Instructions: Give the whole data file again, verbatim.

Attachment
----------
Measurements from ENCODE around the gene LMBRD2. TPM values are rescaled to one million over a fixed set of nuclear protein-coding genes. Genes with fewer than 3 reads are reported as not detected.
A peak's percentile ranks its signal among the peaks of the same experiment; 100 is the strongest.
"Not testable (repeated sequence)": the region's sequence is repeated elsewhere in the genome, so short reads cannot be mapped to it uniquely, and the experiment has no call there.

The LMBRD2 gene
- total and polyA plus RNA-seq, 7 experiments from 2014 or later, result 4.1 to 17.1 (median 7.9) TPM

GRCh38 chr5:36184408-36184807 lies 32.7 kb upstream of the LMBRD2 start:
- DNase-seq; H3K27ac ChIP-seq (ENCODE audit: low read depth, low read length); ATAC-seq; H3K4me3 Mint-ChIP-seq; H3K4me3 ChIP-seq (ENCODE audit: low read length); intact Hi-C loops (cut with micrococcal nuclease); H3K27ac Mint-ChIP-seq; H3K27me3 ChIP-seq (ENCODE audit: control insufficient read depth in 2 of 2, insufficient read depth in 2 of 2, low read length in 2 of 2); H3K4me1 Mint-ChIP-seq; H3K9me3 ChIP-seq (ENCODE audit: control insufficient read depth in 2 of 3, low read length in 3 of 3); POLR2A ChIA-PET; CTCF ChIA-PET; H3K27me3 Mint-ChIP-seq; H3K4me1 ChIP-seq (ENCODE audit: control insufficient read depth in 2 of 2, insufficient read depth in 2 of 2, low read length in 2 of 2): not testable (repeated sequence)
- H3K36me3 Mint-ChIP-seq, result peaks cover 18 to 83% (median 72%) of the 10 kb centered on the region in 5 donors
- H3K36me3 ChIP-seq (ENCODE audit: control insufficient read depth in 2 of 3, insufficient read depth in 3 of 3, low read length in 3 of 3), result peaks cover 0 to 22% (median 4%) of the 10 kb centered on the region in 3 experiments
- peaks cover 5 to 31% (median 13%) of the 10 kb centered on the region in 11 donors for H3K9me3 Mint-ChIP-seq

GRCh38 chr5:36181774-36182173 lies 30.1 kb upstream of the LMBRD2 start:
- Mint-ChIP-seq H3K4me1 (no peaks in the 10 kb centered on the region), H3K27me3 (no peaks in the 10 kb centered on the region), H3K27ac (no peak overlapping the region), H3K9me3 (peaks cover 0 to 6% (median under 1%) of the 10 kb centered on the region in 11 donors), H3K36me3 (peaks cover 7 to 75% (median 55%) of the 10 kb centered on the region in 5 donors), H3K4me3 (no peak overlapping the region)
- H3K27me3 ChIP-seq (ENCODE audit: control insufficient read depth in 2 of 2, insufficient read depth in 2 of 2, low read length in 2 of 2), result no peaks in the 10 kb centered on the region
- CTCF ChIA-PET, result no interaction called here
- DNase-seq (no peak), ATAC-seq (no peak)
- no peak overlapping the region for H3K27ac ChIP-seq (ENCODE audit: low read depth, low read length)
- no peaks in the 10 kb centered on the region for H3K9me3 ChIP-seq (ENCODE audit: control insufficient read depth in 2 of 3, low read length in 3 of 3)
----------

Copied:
Measurements from ENCODE around the gene LMBRD2. TPM values are rescaled to one million over a fixed set of nuclear protein-coding genes. Genes with fewer than 3 reads are reported as not detected.
A peak's percentile ranks its signal among the peaks of the same experiment; 100 is the strongest.
"Not testable (repeated sequence)": the region's sequence is repeated elsewhere in the genome, so short reads cannot be mapped to it uniquely, and the experiment has no call there.

The LMBRD2 gene
- total and polyA plus RNA-seq, 7 experiments from 2014 or later, result 4.1 to 17.1 (median 7.9) TPM

GRCh38 chr5:36184408-36184807 lies 32.7 kb upstream of the LMBRD2 start:
- DNase-seq; H3K27ac ChIP-seq (ENCODE audit: low read depth, low read length); ATAC-seq; H3K4me3 Mint-ChIP-seq; H3K4me3 ChIP-seq (ENCODE audit: low read length); intact Hi-C loops (cut with micrococcal nuclease); H3K27ac Mint-ChIP-seq; H3K27me3 ChIP-seq (ENCODE audit: control insufficient read depth in 2 of 2, insufficient read depth in 2 of 2, low read length in 2 of 2); H3K4me1 Mint-ChIP-seq; H3K9me3 ChIP-seq (ENCODE audit: control insufficient read depth in 2 of 3, low read length in 3 of 3); POLR2A ChIA-PET; CTCF ChIA-PET; H3K27me3 Mint-ChIP-seq; H3K4me1 ChIP-seq (ENCODE audit: control insufficient read depth in 2 of 2, insufficient read depth in 2 of 2, low read length in 2 of 2): not testable (repeated sequence)
- H3K36me3 Mint-ChIP-seq, result peaks cover 18 to 83% (median 72%) of the 10 kb centered on the region in 5 donors
- H3K36me3 ChIP-seq (ENCODE audit: control insufficient read depth in 2 of 3, insufficient read depth in 3 of 3, low read length in 3 of 3), result peaks cover 0 to 22% (median 4%) of the 10 kb centered on the region in 3 experiments
- peaks cover 5 to 31% (median 13%) of the 10 kb centered on the region in 11 donors for H3K9me3 Mint-ChIP-seq

GRCh38 chr5:36181774-36182173 lies 30.1 kb upstream of the LMBRD2 start:
- Mint-ChIP-seq H3K4me1 (no peaks in the 10 kb centered on the region), H3K27me3 (no peaks in the 10 kb centered on the region), H3K27ac (no peak overlapping the region), H3K9me3 (peaks cover 0 to 6% (median under 1%) of the 10 kb centered on the region in 11 donors), H3K36me3 (peaks cover 7 to 75% (median 55%) of the 10 kb centered on the region in 5 donors), H3K4me3 (no peak overlapping the region)
- H3K27me3 ChIP-seq (ENCODE audit: control insufficient read depth in 2 of 2, insufficient read depth in 2 of 2, low read length in 2 of 2), result no peaks in the 10 kb centered on the region
- CTCF ChIA-PET, result no interaction called here
- DNase-seq (no peak), ATAC-seq (no peak)
- no peak overlapping the region for H3K27ac ChIP-seq (ENCODE audit: low read depth, low read length)
- no peaks in the 10 kb centered on the region for H3K9me3 ChIP-seq (ENCODE audit: control insufficient read depth in 2 of 3, low read length in 3 of 3)